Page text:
By Thomas Martinuzzo
Director, Business Development, Science and Engineering, Univalor
I recently had the chance to attend TechConnect World 2013. This annual gathering of technological innovators took place in Washington, D.C., from May 12 to 16. This was the seventh time I had participated in this event, and I have to say that I think it is one of the best engineering conferences that exists. Focused on the advancement of technology in the fields of engineering, nanotechnology, biotechnology and clean technology, TechConnect World is the only international forum that I know of where large companies and venture capital investors can share their technological innovation needs, and where people holding the rights to innovative technologies can present their products to a discerning public. However, not everybody can present at TechConnect World. In 2013, only 20% of the technologies submitted to the selection committee were presented. This means the event brings together the top innovators in the industry.
The event this year was particularly rich in exchanges and discussions. I hosted two panels: one on the material/energy sector and the other on the transport sector. I also had the privilege of presenting one of our technologies—a platform that delivers drugs to the brain via magnetic resonance, designed by Professor Sylvain Martel at the Polytechnique Montréal—to an audience of investors and biotechnology firms. The presentation was well received and could open new opportunities for partnerships and commercialization. The Univalor exhibit booth also allowed us to establish new business contacts and meet with potential investors and licensees for some of our projects.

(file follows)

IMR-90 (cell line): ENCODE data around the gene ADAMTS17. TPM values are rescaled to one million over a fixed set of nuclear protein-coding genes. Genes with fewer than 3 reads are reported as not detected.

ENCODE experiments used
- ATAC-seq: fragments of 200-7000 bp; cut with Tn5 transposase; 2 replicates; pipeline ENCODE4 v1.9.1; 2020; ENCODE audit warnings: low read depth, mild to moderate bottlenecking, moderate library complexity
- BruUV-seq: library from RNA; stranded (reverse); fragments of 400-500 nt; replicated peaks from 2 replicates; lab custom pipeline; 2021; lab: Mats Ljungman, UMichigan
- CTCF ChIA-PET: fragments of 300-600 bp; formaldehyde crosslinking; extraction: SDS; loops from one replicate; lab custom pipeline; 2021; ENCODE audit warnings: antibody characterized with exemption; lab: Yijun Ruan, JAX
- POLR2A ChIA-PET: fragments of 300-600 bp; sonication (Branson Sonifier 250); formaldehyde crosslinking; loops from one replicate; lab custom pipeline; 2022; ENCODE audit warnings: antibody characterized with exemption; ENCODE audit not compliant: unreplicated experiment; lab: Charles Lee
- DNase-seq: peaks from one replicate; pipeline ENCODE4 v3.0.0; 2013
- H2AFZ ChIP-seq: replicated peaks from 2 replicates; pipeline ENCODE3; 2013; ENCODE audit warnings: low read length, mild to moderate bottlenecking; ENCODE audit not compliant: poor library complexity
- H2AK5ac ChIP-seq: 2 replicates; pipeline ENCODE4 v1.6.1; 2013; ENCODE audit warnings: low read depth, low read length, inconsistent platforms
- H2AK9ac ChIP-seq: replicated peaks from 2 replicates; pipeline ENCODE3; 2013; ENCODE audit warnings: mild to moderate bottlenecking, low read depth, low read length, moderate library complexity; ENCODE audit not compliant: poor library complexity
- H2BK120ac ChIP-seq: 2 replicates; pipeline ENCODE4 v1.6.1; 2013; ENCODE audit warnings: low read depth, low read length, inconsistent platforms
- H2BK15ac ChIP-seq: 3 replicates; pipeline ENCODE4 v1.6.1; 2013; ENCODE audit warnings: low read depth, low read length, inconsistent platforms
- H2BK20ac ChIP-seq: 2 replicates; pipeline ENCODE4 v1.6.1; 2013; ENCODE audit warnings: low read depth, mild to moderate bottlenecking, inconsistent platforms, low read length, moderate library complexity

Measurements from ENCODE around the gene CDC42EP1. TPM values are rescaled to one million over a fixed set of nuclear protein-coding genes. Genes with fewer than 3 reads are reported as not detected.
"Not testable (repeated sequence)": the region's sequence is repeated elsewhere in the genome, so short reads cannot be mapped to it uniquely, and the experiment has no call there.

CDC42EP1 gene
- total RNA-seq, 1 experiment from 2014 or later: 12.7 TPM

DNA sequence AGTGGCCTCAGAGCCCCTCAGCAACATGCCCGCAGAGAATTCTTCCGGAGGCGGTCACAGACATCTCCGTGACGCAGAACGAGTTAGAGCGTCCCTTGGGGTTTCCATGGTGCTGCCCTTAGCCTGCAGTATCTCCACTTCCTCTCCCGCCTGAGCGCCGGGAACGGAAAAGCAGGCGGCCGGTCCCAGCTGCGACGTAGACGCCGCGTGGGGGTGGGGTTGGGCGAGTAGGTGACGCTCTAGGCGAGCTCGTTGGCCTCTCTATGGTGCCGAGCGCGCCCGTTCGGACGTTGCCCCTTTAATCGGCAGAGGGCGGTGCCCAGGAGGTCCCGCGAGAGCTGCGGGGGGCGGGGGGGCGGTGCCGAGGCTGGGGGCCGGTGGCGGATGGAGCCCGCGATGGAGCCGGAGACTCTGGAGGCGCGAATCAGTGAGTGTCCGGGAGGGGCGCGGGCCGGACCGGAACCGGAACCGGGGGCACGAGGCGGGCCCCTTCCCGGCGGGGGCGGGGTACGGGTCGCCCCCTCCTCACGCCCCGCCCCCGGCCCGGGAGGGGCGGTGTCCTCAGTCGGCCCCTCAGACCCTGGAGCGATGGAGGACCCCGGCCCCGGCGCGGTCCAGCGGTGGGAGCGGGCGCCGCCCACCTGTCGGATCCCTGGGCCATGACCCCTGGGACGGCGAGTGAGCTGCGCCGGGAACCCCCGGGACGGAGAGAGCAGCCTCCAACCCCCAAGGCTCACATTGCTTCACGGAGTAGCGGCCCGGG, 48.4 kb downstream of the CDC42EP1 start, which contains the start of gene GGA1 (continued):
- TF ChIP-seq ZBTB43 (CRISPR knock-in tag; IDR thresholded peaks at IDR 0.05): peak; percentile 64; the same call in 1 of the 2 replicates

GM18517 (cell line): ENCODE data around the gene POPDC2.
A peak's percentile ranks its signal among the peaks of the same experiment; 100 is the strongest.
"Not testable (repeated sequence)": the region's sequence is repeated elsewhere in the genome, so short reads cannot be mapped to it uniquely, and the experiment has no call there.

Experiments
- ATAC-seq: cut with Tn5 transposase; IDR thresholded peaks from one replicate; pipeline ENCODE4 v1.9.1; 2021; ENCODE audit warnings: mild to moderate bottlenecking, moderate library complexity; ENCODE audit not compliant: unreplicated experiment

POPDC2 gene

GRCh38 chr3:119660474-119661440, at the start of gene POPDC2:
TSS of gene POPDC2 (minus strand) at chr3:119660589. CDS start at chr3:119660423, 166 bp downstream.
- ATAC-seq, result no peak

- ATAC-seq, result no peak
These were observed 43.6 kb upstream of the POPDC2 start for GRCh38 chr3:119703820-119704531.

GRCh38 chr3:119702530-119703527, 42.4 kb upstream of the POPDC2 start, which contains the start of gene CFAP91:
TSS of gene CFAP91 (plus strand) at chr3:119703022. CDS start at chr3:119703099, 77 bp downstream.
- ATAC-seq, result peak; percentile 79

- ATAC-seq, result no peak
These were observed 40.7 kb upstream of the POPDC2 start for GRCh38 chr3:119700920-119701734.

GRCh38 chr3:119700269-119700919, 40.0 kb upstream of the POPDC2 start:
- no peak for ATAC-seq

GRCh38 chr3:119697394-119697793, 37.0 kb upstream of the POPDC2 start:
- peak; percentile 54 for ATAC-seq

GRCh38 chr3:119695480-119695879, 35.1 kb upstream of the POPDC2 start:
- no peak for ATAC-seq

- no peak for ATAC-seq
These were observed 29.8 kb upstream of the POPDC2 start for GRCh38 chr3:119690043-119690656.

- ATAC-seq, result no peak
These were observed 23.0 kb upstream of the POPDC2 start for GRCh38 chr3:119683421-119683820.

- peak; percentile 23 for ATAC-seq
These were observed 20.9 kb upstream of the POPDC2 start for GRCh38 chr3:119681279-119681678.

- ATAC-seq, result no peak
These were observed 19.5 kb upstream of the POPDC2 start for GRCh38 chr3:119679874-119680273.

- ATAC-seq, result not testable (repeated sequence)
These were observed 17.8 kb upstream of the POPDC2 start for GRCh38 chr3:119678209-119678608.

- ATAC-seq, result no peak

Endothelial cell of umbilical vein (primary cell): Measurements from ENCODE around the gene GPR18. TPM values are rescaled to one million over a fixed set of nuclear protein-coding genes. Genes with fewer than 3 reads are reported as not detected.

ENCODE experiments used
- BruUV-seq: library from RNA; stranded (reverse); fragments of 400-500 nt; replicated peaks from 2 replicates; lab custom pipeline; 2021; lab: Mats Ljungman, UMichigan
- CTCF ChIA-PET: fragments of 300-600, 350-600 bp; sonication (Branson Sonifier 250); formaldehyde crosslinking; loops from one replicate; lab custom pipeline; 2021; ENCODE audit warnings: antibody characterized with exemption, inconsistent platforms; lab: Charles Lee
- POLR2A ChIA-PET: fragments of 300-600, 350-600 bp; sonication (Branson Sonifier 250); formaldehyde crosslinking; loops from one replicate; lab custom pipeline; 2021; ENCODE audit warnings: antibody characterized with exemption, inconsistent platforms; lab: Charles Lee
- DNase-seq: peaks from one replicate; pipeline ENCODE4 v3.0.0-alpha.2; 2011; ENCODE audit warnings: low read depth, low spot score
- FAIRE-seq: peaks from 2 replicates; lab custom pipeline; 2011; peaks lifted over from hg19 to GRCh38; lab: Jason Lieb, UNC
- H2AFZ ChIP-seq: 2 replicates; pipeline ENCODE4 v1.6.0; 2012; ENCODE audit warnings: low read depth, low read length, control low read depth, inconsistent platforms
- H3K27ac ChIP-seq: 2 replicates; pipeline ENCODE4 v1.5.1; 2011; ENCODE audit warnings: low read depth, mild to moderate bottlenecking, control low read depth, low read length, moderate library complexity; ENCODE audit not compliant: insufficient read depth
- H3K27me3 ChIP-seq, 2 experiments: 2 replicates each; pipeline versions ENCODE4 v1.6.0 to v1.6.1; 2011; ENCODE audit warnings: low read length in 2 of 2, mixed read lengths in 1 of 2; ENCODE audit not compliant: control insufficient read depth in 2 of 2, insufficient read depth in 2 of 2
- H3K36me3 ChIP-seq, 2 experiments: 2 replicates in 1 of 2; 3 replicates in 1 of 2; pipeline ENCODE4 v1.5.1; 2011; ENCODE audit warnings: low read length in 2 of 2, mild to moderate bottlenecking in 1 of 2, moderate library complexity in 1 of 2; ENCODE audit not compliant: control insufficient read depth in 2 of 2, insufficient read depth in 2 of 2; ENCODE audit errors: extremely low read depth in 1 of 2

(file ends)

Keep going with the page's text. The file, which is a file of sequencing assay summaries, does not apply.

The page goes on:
In the aftermath of this year’s event, I have several observations. First, it is now recognized that large companies are going green at breakneck speed. Primarily, they want to reduce their energy consumption. Technologies related to cloud computing and smart grids are also popular.
Large companies’ thirst for new technologies is such that it is increasingly common for them to set up internal services to determine where they stand in the world of innovation so that they can increase or preserve their market share. This phenomenon has been observed for many years in the pharmaceutical industry, but more rarely in engineering. Notably, companies such as BASF (one of the largest in the chemical industry), Lockheed Martin (military and security), Meadwestvaco (packaging) and BP (oil) sent several people to TechConnect World seeking to establish links with universities.
The trend toward outsourcing research and development (R&D) also continues to grow stronger. We estimate that 50% of BASF’s R&D will be conducted outside its office walls and outside Europe’s borders by 2020. People from the pharmaceutical firm Merck said that 75% of its revenues come from products developed in collaboration with academic researchers or small and medium-sized biotechnology companies.
Events such as TechConnect World are essential. For Univalor, they help us understand trends and focus our activities on emerging needs in technological innovation. Given the rapid evolution of technology, and the brief window of opportunity we have to get technology from the laboratory to the market, events of the calibre of TechConnect World will become increasingly strategic for any organization, such as Univalor, seeking to develop and commercialize innovations from academic research.